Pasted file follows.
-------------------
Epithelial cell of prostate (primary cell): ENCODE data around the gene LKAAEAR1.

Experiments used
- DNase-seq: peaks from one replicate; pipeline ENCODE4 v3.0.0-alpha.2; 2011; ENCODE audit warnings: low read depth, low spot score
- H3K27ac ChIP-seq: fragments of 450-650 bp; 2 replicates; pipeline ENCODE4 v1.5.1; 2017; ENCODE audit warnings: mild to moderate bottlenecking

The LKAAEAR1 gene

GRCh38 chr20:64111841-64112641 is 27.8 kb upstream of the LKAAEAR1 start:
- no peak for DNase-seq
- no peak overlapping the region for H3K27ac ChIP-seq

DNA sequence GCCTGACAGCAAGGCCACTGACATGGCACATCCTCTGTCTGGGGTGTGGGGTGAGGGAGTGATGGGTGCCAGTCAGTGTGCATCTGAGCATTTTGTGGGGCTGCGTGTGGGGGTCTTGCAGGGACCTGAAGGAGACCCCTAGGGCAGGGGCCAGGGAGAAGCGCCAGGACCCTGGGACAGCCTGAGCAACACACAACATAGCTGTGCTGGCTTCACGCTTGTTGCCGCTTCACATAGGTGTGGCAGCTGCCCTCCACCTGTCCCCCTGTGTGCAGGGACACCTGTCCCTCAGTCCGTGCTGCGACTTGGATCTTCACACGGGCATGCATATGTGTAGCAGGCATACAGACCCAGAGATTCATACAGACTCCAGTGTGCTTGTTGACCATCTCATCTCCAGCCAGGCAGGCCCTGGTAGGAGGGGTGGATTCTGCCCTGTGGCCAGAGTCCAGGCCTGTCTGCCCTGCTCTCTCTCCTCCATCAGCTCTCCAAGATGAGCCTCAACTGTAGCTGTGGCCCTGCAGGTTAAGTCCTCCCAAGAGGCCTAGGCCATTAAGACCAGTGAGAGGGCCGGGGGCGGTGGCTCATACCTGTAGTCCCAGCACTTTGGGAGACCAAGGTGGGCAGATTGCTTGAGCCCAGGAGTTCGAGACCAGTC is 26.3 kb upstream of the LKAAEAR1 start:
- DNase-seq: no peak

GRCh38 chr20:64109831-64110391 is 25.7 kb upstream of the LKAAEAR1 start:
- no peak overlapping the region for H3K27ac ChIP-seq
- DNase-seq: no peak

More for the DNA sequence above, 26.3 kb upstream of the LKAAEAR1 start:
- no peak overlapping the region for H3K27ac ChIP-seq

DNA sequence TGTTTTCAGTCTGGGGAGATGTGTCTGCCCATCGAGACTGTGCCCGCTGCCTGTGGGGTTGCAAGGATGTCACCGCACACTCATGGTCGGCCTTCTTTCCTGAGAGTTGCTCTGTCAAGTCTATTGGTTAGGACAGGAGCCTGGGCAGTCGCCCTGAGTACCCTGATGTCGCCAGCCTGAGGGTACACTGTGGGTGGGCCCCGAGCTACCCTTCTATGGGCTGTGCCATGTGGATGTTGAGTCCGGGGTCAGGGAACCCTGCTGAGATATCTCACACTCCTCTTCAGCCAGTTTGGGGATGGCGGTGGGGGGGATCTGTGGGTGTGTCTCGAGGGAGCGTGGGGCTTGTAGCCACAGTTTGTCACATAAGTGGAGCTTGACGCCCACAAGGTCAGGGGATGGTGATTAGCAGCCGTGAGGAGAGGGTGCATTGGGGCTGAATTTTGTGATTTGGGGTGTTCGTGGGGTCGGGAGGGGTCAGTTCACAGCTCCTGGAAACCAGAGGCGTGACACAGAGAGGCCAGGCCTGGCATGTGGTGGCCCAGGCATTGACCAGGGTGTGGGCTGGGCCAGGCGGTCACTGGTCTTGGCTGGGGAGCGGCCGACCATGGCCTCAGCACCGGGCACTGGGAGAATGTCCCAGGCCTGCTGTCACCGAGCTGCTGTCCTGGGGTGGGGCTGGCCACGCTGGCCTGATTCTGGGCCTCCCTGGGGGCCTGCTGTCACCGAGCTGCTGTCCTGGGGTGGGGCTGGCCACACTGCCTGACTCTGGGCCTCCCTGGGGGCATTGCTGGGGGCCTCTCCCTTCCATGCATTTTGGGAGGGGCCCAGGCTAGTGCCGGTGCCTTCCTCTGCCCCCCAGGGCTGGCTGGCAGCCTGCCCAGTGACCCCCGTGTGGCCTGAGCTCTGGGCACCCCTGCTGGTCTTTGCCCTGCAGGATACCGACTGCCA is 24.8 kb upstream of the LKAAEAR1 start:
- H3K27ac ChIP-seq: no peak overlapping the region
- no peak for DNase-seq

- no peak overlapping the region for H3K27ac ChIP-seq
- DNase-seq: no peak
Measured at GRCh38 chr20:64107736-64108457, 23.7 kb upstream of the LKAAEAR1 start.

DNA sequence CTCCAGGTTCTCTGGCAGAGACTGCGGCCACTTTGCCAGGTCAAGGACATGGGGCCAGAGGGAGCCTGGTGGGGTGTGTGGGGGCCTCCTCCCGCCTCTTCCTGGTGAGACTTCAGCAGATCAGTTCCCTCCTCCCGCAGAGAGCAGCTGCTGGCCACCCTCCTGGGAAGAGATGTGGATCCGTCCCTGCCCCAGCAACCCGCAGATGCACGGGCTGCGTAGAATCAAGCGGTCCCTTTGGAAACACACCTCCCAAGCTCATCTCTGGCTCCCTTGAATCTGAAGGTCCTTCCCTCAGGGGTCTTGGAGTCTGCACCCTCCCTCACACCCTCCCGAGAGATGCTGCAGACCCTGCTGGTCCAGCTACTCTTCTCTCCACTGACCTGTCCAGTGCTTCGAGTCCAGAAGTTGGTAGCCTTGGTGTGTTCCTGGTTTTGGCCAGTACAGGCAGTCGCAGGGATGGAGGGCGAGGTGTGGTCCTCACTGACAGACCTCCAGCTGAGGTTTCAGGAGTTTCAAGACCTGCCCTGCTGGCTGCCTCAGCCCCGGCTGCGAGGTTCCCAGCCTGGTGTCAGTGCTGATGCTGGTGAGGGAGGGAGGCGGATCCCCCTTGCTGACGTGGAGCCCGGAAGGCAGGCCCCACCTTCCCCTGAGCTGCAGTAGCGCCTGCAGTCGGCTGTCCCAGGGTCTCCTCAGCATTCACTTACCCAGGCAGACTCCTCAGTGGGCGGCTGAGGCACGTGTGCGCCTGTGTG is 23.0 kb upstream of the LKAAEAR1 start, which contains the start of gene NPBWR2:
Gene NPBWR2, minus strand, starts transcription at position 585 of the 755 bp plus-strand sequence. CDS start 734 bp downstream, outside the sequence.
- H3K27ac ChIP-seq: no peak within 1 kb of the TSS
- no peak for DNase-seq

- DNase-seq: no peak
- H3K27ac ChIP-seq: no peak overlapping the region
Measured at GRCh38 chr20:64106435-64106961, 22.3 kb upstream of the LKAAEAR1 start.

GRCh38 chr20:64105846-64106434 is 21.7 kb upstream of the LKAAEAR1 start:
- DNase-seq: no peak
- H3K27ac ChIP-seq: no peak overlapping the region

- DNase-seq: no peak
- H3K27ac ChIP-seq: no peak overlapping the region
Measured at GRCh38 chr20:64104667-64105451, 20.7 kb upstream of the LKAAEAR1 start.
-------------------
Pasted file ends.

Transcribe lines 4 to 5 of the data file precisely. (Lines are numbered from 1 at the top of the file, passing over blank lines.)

- H3K27ac ChIP-seq: fragments of 450-650 bp; 2 replicates; pipeline ENCODE4 v1.5.1; 2017; ENCODE audit warnings: mild to moderate bottlenecking

The LKAAEAR1 gene